We’ve all heard the familiar description of 21st century life: we live in a world where everything is superfast and supersized; we run around dazed and confused by the speed of change; we’re stuck in a haze of hyper-consumerism surrounded by a constant buzz of fervent communication.

And against this backdrop we turn in our millions to organic food, rural escapes and recycled or handmade goods. We are exhausted, we are jaded and we have had enough. Affluenza, they call it.

One of the first casualties of this attack on the flatteringly termed ‘rat race’ is digital media. It fuels the fire, sceptics say. It stresses us out. It gives our kids ADHD. It destroys our social skills and defiles our language.

This story is so well-thumbed it has worn into a cliché. But is it true?

My question is this. Are we over-stimulated?

And in fact – is there even such a thing as too much stimulation?

(Image by thebrok on Flickr under creative commons)

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Comment by Nicola Sinclair on June 15, 2010 at 11:52
This is really interesting - if I were a betting person I'd have said that most members of 38minutes would argue quite passionately that we're not overstimulated, digital media is a godsend etc etc. Personally I'm torn but I think this shows that the vast majority of people working in modern media (at least those on 38minutes) have a pretty balanced view of creativity in relation to digital progress. Refreshing!

Thanks for the link Meagan.
Comment by Meagan Dechen on June 15, 2010 at 11:46
You beat me to the punch - I was just going to write a new blog post about some research that came out supporting the idea that multi-tasking is counterproductive. Apparently people who think (or are thought to be) better multitaskers are the worst at it. And, every time we switch between tasks we pay a price in quality. Being so over stimulated means we're all putting out poorer quality work (something I think many of us are intuitively aware of). The full podcast is available at NPR Talk of the Nation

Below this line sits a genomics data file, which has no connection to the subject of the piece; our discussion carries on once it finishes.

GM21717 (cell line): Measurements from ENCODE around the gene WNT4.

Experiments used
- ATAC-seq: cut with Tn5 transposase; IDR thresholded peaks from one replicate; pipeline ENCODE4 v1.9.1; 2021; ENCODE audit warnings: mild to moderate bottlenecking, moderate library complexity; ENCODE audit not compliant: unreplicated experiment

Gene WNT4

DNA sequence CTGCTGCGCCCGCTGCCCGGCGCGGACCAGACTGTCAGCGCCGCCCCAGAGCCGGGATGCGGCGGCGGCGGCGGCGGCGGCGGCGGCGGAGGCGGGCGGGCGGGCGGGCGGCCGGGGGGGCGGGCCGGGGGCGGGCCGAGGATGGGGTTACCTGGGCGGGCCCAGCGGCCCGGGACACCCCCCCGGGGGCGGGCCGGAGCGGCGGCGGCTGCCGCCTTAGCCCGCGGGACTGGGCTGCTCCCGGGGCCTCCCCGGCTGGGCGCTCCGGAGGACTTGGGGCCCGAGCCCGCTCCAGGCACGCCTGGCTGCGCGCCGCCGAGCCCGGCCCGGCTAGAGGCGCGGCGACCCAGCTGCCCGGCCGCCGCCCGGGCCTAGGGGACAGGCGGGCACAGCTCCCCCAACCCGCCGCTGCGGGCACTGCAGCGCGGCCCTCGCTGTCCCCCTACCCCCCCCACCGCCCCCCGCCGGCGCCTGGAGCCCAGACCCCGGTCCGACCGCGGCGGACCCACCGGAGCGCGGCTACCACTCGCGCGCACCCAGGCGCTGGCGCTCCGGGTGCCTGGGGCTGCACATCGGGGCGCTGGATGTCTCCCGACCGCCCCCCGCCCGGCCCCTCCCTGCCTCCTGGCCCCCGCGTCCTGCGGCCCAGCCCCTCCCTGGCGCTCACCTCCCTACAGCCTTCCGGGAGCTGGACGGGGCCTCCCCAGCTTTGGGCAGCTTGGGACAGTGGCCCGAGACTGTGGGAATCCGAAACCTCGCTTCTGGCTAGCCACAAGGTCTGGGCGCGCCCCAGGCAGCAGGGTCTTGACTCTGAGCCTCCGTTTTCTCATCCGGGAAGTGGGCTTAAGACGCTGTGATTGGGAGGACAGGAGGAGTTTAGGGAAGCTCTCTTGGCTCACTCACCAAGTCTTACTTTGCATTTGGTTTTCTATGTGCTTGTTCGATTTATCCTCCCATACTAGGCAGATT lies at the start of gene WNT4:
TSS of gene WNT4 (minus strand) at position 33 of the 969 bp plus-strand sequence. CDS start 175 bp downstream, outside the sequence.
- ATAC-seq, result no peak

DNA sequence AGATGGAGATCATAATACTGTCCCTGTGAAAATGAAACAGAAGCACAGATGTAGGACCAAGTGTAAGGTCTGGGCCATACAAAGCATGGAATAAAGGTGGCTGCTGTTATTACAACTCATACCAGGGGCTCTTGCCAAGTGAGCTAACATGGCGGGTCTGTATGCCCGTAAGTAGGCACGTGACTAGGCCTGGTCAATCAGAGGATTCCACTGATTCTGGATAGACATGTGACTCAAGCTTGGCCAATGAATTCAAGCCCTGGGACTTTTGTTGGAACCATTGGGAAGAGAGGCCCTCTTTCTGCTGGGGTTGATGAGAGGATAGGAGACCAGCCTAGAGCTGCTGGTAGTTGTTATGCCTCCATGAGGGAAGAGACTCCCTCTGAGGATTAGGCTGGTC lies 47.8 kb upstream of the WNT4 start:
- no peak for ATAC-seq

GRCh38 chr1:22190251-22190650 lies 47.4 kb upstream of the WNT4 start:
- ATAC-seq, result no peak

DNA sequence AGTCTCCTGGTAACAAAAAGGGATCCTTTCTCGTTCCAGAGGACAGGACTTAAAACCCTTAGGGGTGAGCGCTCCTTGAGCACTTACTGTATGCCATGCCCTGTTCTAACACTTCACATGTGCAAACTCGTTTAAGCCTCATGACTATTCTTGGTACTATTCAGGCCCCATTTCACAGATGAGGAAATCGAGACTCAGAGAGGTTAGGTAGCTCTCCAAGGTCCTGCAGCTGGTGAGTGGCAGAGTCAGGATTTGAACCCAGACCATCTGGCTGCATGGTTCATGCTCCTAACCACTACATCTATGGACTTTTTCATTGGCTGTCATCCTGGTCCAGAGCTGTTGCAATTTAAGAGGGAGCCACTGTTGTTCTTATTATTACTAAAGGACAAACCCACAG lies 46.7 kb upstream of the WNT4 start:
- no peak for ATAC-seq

Comment by Nicola Sinclair on June 14, 2010 at 10:52
I agree, I guess as with anything it's up to education to take the positive aspects (the opportunity to make learning more personalised and independent) and balance out the negative impacts (the tendency to generalise and move too quickly without grasping the principles).

As for employers demands, they can be ridiculous. I remember graduating with joint hons in literature and seeing a job ad for an assistant editor asking for a degree, four years' experience in publishing, experience in events, PR & digital and all the usual personal skills - starting salary £14k. I despaired.

But is that the same as being over-stimulated? I'd argue that the stimulation itself is a good thing - it's how we manage all those demands that needs to be addressed.
Comment by TuDocs Ltd on June 13, 2010 at 17:08
This debate covers a very wide range of issues - I can only speak on behalf of job-seekers and students learning computer programming languages.

I think that there are so many different programs; so many different platforms; so many different apps; so many different devices (e.g. individual brands of mobile phone); so many TV channels (I have Sky box); and so many possible channels of communication available nowadays. No wonder graduates cannot secure professional jobs.

Whenever I see a job advert, my heart sinks as I read the long list of demands for all manner of skills and experiences. Employers might as well re-write the Treaty of Versailles. It is simply impossible to meet all their expectations, and I am thankful that I am not a computing student myself. The market is so complicated and so dynamic, that my head goes into a tail-spin even when I walk into Currys or PC World.